US travel ban: Irish lawyer asks ‘Do you need legal help?’

Aoife Delargy Lowe among those offering assistance to immigrants at Dulles airport

Irish immigration attorney Aoife Delargy Lowe: “I was assigned to standing at the arrivals gate [at Dulles airport] saying ‘Do you need legal help?’ ”

Irish immigration attorney Aoife Delargy Lowe: “I was assigned to standing at the arrivals gate [at Dulles airport] saying ‘Do you need legal help?’ ”

 

Hundreds of lawyers turned up at Dulles airport, outside Washington DC, to offer legal help to arrivals affected by US president Donald Trump’s travel ban.

Among them was Irish immigration attorney Aoife Delargy Lowe, who had been attending a demonstration in Washington on Sunday when a friend told her she was going out to the airport.

“When we got there there were a lot of attorneys,” said Ms Delargy Lowe. “I was assigned to standing at the arrivals gate saying ‘Do you need legal help?’ ”

She said the co-ordinators at the airport gave them sheets to hand to immigrants asking whether any members of their family or anyone else had been declined entry to the US and whether they would be willing to take legal action.

Hundreds of attorneys were standing at the arrivals hall in the airport asking people whether they knew anyone who was affected, Ms Delargy Lowe said, adding: “It was really an amazing thing to be part of.”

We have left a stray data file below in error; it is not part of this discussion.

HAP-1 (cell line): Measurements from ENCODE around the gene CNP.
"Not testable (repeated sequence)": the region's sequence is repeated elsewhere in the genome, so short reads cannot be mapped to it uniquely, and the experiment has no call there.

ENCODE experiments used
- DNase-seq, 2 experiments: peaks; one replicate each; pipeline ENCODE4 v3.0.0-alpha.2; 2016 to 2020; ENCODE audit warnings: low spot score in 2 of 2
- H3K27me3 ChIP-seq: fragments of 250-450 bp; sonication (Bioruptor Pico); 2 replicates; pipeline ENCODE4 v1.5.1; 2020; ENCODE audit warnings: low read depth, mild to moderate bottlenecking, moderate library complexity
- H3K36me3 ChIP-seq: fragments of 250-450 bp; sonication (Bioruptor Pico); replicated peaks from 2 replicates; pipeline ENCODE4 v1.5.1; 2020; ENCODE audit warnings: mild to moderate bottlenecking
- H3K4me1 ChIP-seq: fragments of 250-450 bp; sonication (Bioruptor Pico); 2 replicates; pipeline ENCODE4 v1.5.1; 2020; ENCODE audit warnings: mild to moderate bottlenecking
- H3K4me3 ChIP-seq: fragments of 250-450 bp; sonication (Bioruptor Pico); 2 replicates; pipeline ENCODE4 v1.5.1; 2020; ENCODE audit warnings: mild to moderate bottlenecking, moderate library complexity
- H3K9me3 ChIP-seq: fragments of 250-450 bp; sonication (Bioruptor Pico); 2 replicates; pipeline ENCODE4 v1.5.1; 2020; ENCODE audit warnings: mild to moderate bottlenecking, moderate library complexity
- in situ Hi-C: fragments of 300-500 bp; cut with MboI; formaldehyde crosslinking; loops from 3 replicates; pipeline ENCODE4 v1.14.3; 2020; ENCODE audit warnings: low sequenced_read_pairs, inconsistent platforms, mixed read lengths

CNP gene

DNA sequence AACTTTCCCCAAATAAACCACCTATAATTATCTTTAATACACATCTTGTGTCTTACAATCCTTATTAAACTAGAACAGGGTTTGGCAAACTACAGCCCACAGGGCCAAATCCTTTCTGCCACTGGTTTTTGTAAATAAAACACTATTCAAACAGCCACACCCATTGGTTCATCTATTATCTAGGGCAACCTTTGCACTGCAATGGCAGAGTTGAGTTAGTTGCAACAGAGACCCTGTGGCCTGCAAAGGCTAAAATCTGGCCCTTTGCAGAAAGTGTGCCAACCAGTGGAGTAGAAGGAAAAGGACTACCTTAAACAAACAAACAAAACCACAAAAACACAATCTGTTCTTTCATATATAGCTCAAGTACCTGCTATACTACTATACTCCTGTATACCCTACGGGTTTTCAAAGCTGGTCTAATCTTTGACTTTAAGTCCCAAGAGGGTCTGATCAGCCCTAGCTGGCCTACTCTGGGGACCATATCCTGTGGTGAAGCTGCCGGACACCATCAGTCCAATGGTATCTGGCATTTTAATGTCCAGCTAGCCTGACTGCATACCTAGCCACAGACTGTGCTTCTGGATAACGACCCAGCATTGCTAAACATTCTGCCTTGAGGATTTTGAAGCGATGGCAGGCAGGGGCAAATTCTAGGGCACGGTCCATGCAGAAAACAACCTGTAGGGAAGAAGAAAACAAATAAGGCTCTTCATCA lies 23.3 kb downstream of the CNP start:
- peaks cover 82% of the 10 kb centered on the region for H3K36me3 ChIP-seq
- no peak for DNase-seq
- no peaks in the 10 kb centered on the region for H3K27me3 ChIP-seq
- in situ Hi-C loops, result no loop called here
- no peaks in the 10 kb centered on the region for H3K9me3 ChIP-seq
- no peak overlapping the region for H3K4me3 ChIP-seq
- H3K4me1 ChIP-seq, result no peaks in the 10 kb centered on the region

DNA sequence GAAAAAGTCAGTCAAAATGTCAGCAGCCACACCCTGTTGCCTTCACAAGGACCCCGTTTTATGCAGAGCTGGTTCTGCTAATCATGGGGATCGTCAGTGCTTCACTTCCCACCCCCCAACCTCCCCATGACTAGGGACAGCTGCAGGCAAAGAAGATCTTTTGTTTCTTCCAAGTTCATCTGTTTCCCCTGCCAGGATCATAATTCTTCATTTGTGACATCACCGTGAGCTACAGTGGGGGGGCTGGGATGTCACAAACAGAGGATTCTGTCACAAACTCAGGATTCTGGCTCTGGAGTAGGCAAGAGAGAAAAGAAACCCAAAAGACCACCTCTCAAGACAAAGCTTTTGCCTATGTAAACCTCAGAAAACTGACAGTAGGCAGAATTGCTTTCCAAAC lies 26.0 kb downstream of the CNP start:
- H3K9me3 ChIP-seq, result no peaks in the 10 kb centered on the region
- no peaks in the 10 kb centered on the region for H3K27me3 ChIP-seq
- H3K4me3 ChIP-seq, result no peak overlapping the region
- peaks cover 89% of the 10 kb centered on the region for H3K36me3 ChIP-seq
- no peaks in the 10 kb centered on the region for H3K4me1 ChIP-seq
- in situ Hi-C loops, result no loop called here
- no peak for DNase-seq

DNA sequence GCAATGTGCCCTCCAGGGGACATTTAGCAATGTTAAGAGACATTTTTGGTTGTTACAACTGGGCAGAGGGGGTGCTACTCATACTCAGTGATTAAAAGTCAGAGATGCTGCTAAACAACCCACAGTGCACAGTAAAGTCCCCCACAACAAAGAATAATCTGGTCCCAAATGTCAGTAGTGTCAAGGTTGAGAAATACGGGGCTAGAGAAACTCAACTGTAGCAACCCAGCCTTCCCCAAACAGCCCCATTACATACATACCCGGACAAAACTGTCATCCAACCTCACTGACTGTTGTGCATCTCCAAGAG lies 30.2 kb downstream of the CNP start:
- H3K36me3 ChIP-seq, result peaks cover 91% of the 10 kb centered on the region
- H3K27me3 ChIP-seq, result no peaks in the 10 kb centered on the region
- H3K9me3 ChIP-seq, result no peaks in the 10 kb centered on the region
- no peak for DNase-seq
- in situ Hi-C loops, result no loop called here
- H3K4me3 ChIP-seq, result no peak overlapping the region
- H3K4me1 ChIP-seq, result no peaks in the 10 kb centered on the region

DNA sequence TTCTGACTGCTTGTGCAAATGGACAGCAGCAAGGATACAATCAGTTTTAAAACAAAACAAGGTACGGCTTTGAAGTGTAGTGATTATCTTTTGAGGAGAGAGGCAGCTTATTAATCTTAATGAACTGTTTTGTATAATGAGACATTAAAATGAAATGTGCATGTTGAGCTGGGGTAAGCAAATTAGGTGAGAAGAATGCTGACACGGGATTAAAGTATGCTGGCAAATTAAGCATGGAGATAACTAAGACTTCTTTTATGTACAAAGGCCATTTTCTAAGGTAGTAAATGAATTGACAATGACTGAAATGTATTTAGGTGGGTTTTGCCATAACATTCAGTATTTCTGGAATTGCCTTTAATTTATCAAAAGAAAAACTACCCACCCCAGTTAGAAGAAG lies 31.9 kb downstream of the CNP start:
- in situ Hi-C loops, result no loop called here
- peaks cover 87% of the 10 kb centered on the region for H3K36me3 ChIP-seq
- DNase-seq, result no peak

Immigrant detention centre

She said reports existed of individuals being sent to an immigrant detention centre in Berks, Pennsylvania.

She added a number of lawyers at the airport did manage to make contact with people whose family members had been detained trying to enter the US.

Ms Delargy Lowe was born in the US but grew up and studied in Galway. Now she lives in Washington DC, where she works as a solo immigration attorney at Delargy Immigration PLLC.

She said she is struggling to believe the developments of the past couple of days. “I’m really devastated. I just hope that people don’t lose hope. We are trying to do everything we can to make an effective change to this.

“It’s hard. I can’t believe this is the reality we are living in. My parents immigrated to the United States in the 1980s. For so long America has been this place of hope for people and it is devastating to see this.”